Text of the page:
You can also dial 211 and speak to a benefits counselor who will tell you your options and get you all set up. My mother works for the Area Agency on Aging and this is something they do.
    Rhode Islands are red;
    North Hollands are blue.
    Sorry my thoroughbreds
    Stomped on your roo. Originally Posted by pAin't_Misbehavin' :



  6. #6
    Join Date
    Jul. 29, 2004
    Location
    Colorado
    Posts
    1,504

    Default

    Quote Originally Posted by Guilherme View Post
    Take your ID with you. They will call up your record, tell you what your status is, and then tell you what you need to do. They will also give you an estimate of your benefits..
    Don't know what health-related info you get online from SS but you can go to http://www.socialsecurity.gov and check estimated benefits online, no waiting



  7. #7
    Join Date
    Jan. 4, 2007
    Location
    TX
    Posts
    40,667

    Default

    Read up on what all you need to have on hand, birth certificate, social security card and such other, before you go sign up.

    The Social Security web site will guide thru all you need to know about applying for Medicare.



  8. #8
    Join Date
    Aug. 14, 2000
    Location
    Rochester,NY,USA
    Posts
    7,379

    Default

    Before you consider dropping your current BC/BS policy in favor of ACA you might want to check with your current BC/BS office to see what they will have available in Medicare supplemental insurance. Right now, this yr and last yr (when I switched to BC/BS), I pay $0, yes zero, monthly premium to BC/BS. Depending on when you actually turn 65 it may be cheaper in the long run to stay with your BC/BS. Medicare comes out of my social security at $104.90.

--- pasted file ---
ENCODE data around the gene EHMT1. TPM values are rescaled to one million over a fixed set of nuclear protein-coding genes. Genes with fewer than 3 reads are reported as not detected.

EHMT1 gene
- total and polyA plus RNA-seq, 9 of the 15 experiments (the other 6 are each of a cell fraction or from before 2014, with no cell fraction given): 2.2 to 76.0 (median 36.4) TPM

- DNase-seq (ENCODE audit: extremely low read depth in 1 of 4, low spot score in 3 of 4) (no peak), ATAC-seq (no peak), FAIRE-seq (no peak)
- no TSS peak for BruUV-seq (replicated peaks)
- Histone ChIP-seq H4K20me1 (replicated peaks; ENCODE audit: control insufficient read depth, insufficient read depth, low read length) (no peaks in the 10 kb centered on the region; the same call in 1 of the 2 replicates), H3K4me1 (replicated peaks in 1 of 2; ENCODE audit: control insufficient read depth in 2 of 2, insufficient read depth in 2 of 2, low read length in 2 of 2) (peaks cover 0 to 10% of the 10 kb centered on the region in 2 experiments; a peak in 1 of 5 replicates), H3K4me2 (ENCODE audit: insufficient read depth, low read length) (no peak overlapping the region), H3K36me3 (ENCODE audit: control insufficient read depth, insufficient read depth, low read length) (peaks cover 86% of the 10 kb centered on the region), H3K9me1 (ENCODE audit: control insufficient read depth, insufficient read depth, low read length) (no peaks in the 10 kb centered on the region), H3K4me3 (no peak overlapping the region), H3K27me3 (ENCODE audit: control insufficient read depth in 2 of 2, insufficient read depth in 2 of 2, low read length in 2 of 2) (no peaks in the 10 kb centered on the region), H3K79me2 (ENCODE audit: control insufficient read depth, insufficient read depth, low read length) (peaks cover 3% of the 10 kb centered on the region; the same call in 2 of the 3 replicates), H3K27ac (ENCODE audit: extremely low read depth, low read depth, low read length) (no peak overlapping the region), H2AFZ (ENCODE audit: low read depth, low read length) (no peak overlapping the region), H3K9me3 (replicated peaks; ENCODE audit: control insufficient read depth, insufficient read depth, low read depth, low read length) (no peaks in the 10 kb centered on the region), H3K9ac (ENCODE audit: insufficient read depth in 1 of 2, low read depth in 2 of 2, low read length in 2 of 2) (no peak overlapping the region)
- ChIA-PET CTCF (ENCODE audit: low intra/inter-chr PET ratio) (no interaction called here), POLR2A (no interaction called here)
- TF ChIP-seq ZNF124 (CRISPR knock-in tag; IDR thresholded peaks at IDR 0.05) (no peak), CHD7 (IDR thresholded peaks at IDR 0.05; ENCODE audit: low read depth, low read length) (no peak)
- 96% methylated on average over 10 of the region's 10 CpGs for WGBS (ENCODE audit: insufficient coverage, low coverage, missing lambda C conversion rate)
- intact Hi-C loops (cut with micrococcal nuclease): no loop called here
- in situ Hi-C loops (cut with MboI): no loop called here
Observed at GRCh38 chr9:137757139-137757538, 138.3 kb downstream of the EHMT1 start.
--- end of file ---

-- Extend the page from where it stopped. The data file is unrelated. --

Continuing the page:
My payment to my PCP is $40 and any specialist did go up to $45 I think. I'd have to go look at my card but I think that's right.
    Sue
    Back in my day, we didn't have as many warning labels because people weren't so dang stupid!



  9. #9
    Join Date
    Jun. 24, 2005
    Location
    Alabama
    Posts
    8,412

    Default

    I second the trip to the SS office. Find out when you can officially be covered by Medicare. Then shop around for Medigap insurance, and that's through many organizations, and insurance companies. Everyone from AARP, to private insurance, and many groups offer Medigap insurance.
    You can't fix stupid-Ron White



  10. #10
    Join Date
    Aug. 25, 2007
    Posts
    8,682

    Default

    The OP may be a "notch baby" and not eligible for SS retirement (or some other benefits) until some months after they turn 65. This, again, is a question for the SS Administration.

    G.
    Mangalarga Marchador: Uma Raça, Uma Paixão



  11. #11
    Join Date
    Mar. 23, 2005
    Location
    SF Bay Area
    Posts
    2,668

    Default

    The "notch" babies were those born between 1917 and 1921.
    The Notch Issue


    The retirement age at which somebody can receive full benefits has been going up for years. All SS eligible workers can still retire at 62 or later and receive reduced benefits and Medicare starts at 65 regardless of age for full benefits. Incidentally, many Medi-gap policies require the holder also enroll in Medicare B. The supplemental, gap policy then responds to what is not covered by Medicare.

    1937 or earlier 65
    1938 65 and 2 months
    1939 65 and 4 months
    1940 65 and 6 months
    1941 65 and 8 months
    1942 65 and 10 months
    1943--1954 66
    1955 66 and 2 months
    1956 66 and 4 months
    1957 66 and 6 months
    1958 66 and 8 months
    1959 66 and 10 months
    1960 and later 67
    Full retirement age